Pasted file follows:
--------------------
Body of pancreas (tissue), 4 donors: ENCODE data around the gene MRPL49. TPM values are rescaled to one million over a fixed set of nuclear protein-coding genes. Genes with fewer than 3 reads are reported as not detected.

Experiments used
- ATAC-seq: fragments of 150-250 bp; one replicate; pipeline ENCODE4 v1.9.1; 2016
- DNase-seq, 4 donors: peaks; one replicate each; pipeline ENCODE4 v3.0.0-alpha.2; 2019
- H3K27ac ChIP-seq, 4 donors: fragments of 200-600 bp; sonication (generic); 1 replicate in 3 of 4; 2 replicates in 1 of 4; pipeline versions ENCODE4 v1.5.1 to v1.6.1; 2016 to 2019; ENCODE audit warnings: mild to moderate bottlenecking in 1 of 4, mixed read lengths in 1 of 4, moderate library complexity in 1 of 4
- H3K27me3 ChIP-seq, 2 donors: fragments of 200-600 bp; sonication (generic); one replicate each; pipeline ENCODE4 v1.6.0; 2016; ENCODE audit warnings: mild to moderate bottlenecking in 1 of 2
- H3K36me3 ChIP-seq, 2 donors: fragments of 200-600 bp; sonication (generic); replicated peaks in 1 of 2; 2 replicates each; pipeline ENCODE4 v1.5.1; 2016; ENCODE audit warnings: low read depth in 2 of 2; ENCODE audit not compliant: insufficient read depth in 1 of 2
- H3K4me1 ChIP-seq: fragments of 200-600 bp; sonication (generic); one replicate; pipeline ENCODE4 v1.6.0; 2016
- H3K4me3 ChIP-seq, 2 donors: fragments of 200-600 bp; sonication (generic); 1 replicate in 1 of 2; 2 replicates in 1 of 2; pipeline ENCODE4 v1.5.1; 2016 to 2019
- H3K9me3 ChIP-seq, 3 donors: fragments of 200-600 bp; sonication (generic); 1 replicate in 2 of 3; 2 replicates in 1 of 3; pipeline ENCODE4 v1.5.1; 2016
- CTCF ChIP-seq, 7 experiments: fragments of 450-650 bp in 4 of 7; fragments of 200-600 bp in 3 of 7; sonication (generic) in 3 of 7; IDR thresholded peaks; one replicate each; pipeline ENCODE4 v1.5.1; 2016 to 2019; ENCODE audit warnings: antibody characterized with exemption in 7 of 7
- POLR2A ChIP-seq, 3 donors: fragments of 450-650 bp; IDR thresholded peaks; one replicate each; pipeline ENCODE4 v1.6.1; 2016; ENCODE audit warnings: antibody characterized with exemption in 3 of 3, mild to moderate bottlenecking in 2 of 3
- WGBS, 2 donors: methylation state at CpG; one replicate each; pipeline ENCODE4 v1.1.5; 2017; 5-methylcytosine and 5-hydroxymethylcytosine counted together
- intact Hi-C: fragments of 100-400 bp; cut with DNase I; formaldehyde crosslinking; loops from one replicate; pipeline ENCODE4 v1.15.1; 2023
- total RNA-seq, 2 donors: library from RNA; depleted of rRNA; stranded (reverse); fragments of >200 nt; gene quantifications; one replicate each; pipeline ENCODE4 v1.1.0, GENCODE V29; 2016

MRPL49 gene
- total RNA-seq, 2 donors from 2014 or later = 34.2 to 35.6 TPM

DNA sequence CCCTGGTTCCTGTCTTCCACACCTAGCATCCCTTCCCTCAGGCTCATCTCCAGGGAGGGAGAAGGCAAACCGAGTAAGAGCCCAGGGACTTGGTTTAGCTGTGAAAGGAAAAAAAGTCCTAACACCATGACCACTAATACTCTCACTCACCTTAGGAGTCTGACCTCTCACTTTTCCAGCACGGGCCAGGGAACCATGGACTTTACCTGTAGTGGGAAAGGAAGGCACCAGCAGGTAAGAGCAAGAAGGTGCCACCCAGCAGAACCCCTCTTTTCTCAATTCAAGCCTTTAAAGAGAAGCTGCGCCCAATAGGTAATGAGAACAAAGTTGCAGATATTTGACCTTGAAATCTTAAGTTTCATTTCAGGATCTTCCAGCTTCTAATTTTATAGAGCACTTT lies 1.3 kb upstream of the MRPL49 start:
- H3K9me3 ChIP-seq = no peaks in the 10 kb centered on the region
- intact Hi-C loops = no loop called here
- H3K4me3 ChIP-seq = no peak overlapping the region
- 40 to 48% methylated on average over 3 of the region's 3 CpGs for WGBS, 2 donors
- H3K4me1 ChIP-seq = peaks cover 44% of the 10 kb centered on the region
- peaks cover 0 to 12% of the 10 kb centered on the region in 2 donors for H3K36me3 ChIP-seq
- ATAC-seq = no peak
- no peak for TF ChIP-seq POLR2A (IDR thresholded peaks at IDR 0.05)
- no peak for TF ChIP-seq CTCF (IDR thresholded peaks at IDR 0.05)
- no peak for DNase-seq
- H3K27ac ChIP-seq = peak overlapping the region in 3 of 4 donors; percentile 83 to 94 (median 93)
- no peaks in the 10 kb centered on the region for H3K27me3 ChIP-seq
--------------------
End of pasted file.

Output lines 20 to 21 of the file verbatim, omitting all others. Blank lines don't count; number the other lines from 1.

- intact Hi-C loops = no loop called here
- H3K4me3 ChIP-seq = no peak overlapping the region